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European Union rules for the sugar market don’t favor beet producers over refiners of cane raw sugar, according to EU Agriculture Commissioner Dacian Ciolos.
Ciolos doesn’t agree that measures taken to reduce shortages in the bloc favored one industry over the other, according to his comments in a letter that was provided by Roger Waite, a spokesman for the European Commission, the EU’s executive arm. The letter was sent to some members of the European Parliament and provided the basis of his comments to some members at a meeting in Strasbourg last week, Waite said.
Some members of the European Parliament from Finland, Portugal, Italy and Bulgaria wrote to Ciolos on May 24 saying EU rules on the sugar market were making refining in the EU “unviable.” They met with Ciolos on July 4, Waite said.
The European Commission allowed local beet producers to sell an additional 650,000 metric tons of sugar in the domestic market to improve supplies in the 2011-12 season that started in October. The duty on the first 400,000 tons was 85 euros ($104) a ton and the levy on the next 250,000 tons was 211 euros a ton, according to Waite in Brussels. Imports of 399,010 tons were also allowed at a reduced duty, which reached 312 euros a ton for raw sugar at the last import tender on June 7, data from the commission showed.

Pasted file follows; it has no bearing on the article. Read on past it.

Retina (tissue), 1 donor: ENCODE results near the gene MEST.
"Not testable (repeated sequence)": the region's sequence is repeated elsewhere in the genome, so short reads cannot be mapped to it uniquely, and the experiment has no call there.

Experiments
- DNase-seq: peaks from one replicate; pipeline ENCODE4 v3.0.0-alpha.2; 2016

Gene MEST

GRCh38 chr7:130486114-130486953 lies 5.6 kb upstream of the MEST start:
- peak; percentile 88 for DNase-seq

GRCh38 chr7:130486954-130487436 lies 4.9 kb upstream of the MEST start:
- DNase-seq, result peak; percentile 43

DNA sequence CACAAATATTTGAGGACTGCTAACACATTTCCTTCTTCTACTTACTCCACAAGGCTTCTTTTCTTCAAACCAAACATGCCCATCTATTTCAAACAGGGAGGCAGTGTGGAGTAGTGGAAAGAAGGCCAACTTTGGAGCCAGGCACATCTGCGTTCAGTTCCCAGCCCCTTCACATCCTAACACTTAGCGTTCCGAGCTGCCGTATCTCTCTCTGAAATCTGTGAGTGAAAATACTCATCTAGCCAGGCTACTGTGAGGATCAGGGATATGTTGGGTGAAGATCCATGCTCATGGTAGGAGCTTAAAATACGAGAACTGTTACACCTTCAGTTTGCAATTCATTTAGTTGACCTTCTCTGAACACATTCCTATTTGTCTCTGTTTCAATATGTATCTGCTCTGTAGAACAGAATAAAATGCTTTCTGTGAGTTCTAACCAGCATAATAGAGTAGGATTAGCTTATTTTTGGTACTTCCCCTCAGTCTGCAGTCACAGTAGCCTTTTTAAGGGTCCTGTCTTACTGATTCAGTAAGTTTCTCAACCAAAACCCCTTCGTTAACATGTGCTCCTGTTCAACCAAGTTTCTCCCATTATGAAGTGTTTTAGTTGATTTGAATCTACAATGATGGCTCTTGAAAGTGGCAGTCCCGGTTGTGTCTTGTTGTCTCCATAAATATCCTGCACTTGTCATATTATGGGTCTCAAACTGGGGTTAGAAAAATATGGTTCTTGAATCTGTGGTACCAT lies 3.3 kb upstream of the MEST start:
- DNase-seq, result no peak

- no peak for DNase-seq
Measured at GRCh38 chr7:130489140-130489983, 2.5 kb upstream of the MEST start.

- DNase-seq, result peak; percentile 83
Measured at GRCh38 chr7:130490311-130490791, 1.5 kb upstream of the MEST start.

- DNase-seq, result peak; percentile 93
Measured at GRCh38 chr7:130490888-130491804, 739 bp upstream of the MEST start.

“I do not agree that this approach produces a system skewed in favor of the sugar beet sector,” Ciolos said in the letter. “These measures are intended to meet the needs of different operators, including refiners, who will thereby have the opportunity to participate in tenders, according to their needs and competitiveness.”
Cane-sugar refiners in the bloc say the EU’s measures are unfair and make them compete against each other in tenders to import the sweetener, according to Joao Pereira, the president of the Brussels-based European Sugar Refiners’ Association. The bloc’s refineries are currently running at 60 percent of their total capacity due to a lack of raw material, he said on July 4.
Some 4,500 jobs may be at risk at 18 cane sugar refineries in Europe unless the EU takes steps to allow for more imports, EU Parliament member Marina Yannakoudakis said last week. Tate & Lyle (TATE) Sugars, owned by American Sugar Refining Inc., has already cut 27 jobs in its London refinery, said Gerald Mason, vice president of EU Affairs and Strategy at the company. The refinery still employs 850 people.
“It is not for the European Commission to judge if this or that refiner is obtaining sufficient raw cane sugar, because this is a function of business strategy decisions made by those companies,” Ciolos said in the letter given by Waite after a request by Bloomberg News. “The only point for the commission is to ensure that, in a system which is still not fully liberalized and where public policy tools do still affect volumes, the EU market is sufficiently sourced.”
Imports of raw sugar incur a duty of 339 euros a ton, according to the commission. Sugar from a group of least developed nations and some members of the Africa, Caribbean and Pacific group of states do not incur any levy. Supplies from these nations have lagged behind demand, leaving the EU in a shortage and forcing the bloc to allow imports at a reduced duty under a tender system and more sales in the domestic market.
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